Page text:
Wake, is the smooth Water which the Ship doth make a stern her.

Walt, a ship is Walt when she wants Ballast.

Watch, a whole Watch is four hours, then others do relieve them.

Water-born, is when a ship is just off the ground, that she floats.

Weather, to go the Wind-ward of a place, is to Weather.

Wharfe, is the Sea shoar, or the place of Landing, the Sands by the River side.

Yawe, or Yawning, is when a ship is not steered steady, but goes in and out with her head.

LXVIII. He beareth Argent, a Beggar or a Poor Man, in a ragged, patched, and torn suit, of di∣vers colours, with a souching Hat, Hose and shooes of an Earthy colour; holding a Staff in his right hand, and a Pitcher or Earthen Pot in his left, proper. See here the only Man for Prowess in his time, Bellizarius by name, who (to the amazement of greatness) by For∣tunes Wheeling, now stands by the High way side, and Begs, Da Obulum Bellizario, Give a Half-penny to Belli∣zarius.

O. a Beggar with a Satchel by his side, head un∣covered, Knees bare, startops on his leggs, with a dish in one hand, and a Staff in the other, all proper, is the Coat of Bettler Van Herderen, of Switzerland.

He beareth Argent, a Cripple, or a Man-Lame of one of his Legs, Cloathed (and half Naked) with Tattered Rags of divers colours: supporting himself with (or having two Crutches) or two Crutch staves under his Ams, all proper. After this manner Crip∣ples or Maimed persons are thus described, some ame of their Hands, others of their Legs, others Blind; some with one Crutch, others with two, some again are drawn standing, others sitting or lying, with their Crutch∣es by them; Begging and Craving for an Alms, or the Charity of Good People.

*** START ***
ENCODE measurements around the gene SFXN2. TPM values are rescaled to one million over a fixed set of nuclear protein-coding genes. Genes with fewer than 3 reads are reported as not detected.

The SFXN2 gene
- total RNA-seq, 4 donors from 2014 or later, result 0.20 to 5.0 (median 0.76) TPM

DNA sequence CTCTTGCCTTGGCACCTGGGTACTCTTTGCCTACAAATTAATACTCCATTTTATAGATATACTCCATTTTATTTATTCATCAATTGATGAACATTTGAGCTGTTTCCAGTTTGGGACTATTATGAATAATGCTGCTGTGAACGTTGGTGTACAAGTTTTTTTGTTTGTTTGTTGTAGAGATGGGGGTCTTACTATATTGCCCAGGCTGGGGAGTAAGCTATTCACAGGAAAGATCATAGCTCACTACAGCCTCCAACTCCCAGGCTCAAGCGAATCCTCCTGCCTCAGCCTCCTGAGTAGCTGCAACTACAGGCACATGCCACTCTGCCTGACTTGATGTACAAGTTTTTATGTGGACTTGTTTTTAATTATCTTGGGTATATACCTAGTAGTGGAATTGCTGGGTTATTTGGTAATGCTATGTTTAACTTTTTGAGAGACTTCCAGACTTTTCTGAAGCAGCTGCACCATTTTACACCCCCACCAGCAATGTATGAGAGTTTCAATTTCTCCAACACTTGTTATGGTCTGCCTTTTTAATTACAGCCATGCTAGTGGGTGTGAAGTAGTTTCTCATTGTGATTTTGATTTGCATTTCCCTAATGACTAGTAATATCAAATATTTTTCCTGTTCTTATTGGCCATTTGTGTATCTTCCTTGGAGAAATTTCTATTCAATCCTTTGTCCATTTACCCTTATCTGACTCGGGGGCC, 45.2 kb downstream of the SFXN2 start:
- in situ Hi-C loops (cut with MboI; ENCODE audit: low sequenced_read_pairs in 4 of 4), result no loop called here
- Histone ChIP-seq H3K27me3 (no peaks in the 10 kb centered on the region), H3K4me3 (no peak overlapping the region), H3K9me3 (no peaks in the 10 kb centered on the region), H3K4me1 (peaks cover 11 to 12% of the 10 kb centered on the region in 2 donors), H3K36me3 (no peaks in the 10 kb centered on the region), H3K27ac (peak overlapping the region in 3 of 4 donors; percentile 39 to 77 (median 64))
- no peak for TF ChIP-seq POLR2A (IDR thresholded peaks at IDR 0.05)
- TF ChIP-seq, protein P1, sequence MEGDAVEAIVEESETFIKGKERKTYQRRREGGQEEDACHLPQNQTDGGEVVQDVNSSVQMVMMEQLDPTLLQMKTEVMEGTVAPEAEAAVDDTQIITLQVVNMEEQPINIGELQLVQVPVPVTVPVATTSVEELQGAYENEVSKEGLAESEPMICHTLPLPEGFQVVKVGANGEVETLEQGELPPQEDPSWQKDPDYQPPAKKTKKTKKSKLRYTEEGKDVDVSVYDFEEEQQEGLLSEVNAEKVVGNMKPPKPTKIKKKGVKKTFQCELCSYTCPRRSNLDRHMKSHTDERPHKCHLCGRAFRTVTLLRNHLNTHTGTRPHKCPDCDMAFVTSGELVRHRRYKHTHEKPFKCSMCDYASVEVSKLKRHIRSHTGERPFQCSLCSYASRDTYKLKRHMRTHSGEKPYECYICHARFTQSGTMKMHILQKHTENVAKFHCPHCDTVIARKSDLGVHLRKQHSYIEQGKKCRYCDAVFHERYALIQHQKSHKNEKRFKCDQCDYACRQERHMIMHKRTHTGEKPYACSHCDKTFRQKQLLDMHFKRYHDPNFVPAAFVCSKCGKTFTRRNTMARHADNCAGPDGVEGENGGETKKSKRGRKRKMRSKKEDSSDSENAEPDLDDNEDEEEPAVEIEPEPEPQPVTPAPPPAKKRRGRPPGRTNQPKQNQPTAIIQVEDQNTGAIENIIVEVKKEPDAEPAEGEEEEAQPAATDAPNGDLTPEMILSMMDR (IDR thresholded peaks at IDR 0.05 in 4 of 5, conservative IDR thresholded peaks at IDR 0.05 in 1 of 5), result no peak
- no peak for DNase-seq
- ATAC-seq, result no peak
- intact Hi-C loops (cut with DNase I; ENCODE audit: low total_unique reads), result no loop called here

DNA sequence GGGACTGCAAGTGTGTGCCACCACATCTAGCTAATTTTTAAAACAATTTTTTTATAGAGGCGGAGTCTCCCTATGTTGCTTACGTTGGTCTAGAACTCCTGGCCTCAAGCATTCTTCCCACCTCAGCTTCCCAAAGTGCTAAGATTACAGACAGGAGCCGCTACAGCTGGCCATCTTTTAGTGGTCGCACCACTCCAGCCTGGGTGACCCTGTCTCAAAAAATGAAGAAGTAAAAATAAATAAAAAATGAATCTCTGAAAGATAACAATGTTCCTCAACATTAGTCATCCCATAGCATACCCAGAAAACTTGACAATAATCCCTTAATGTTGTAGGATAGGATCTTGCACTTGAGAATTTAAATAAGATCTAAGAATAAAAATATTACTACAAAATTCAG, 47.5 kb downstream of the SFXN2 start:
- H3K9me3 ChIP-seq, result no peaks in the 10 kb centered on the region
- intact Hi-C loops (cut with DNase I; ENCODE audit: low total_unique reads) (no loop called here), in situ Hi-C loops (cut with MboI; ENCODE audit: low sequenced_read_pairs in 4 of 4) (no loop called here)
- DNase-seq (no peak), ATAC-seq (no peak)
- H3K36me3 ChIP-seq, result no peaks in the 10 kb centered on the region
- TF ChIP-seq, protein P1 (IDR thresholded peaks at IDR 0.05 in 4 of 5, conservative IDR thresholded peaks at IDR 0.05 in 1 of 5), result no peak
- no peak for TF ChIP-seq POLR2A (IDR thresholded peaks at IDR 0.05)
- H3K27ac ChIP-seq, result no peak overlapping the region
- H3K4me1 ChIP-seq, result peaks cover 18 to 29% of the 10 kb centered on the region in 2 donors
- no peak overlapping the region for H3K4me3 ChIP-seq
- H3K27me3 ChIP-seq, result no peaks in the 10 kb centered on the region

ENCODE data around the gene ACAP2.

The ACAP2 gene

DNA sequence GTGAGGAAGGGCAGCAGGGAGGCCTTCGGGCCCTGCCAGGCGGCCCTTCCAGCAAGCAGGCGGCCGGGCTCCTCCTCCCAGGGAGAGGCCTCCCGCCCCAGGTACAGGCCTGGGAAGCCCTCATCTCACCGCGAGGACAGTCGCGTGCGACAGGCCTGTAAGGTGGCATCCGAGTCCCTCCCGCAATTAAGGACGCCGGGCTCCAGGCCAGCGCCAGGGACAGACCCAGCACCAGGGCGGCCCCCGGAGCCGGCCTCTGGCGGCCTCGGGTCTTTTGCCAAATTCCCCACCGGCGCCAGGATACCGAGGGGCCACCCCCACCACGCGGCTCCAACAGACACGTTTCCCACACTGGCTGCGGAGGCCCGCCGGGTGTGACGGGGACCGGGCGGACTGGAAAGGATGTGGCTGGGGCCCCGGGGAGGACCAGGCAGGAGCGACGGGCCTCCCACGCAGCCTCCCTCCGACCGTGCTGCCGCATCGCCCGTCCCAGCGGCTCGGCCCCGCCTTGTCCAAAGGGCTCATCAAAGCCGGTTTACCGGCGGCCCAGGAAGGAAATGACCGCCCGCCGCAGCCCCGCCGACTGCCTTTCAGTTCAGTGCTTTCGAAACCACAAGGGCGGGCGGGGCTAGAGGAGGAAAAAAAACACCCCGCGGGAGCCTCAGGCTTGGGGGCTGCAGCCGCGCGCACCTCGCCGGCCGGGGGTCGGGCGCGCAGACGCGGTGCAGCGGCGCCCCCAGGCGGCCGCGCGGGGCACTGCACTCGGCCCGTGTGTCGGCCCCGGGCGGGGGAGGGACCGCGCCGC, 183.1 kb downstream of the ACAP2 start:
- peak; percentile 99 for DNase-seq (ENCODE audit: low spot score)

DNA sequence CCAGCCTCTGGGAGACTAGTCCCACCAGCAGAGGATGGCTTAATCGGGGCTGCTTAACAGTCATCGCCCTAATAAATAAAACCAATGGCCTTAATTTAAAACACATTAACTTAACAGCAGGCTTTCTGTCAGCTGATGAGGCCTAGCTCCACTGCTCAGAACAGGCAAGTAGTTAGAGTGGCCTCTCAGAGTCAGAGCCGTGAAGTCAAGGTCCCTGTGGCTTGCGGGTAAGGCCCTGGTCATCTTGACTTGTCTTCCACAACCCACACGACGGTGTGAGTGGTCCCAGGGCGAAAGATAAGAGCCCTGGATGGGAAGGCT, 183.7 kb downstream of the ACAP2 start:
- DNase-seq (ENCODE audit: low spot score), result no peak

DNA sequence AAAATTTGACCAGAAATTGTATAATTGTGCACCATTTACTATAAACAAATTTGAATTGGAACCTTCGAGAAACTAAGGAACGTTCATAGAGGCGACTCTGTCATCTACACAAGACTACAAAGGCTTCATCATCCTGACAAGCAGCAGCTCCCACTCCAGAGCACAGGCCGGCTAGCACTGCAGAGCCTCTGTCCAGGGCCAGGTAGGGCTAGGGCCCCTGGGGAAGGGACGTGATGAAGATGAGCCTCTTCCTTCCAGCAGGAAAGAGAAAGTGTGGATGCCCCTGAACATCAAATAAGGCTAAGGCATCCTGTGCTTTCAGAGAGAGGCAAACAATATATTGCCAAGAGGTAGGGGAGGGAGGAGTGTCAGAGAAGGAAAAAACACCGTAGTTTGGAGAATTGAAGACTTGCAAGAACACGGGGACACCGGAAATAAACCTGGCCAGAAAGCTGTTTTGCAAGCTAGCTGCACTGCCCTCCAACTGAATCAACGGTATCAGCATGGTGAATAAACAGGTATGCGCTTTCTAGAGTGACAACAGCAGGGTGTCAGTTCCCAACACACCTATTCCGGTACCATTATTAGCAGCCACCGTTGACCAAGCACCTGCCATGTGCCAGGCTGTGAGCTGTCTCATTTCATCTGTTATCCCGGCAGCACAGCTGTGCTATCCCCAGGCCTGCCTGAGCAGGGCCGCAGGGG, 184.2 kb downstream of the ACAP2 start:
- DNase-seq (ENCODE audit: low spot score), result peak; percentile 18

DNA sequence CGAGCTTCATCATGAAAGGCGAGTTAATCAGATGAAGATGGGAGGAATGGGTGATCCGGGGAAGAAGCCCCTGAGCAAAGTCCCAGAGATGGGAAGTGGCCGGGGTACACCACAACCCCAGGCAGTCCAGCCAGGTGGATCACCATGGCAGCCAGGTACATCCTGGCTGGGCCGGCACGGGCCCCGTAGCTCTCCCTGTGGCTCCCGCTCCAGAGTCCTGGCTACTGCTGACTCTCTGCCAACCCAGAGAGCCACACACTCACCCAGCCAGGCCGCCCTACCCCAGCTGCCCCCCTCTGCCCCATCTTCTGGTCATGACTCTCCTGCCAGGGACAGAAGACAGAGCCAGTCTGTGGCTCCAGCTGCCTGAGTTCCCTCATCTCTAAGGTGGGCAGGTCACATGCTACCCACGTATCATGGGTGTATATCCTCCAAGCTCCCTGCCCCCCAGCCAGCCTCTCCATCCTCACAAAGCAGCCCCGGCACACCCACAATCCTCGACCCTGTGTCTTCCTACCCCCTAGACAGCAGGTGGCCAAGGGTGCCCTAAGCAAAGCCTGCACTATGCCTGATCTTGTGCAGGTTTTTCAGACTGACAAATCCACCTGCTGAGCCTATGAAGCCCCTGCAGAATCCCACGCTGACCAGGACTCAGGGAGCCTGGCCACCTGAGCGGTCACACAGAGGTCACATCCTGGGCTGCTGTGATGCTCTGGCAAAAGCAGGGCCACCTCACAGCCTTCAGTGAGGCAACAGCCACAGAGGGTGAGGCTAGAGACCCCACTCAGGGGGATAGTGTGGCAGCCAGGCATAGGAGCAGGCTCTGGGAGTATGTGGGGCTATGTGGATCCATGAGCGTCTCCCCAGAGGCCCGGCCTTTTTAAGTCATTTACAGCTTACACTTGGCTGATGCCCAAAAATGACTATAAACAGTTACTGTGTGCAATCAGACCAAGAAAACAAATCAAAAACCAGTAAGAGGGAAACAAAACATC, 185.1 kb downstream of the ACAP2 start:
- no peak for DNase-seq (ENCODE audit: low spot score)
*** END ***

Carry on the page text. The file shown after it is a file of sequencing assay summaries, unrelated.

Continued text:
And seeing we are entred into the row of Rogues, Va∣gabonds, and wandring Beggars (for generally they are such) give me leave to give you the names (as in their Canting Language they call themselves) of all (or most of such) as follow the Vagabond Trade, according to their Regiments or Divisions, as

  • 1. Cursitors, or Vagabonds.
  • 2. Faytors,
  • 3. Robardesmen.
  • 4. Draw Latches.
  • 5. Sturdy Beggars.

These were all above 300 years now last past; but since they are called upon their farther increase

Counterfeit Crankers, Rogues that are able, yet make themselves lame and sore.

Dommerats.

Glymmerers, Firers of Houses, thereby to Steal in Confusions.

Bawdy Baskets, such as prostrate themselves to any person.

Autem Morts, Wives that follow Rogues and Thieves.

Doxies, Whores and Bawds.

Dells, Trulls, dirty Drabs.

Kitchin Morts, little young Queans.

Abram Coves, lusty strong Rogues, Bedlams.

Ben-Fakers, Counterfeiters of Passes and Seals.

Ruffelers, Rogues in the highest degree.

Upright Men, the same as Ruffelers.

Hookers or Anglers, such as draw Cloaths out of Houses with hook staffs.

Rogues, common Beggars that will nt Work though they be able.

Wild Rogues, Mad Men, Bedlams, called also Mad Toms.

Priggers of Prancers, Horse, Mare, or Beast Stealers.

Pallyards, poor Beggars.

Faytors, or Fraters.

Priggs, Thieves, Night-stealers.

Swadlers.

Curtals.

Irish Toyles.

Swigmen, cheaters by changing of wears.

Iackmen, Counterfeiters.

Patri-coes,

Kitching-coes, little Rogues that first enter the So∣ciety.

Whip-Iacks.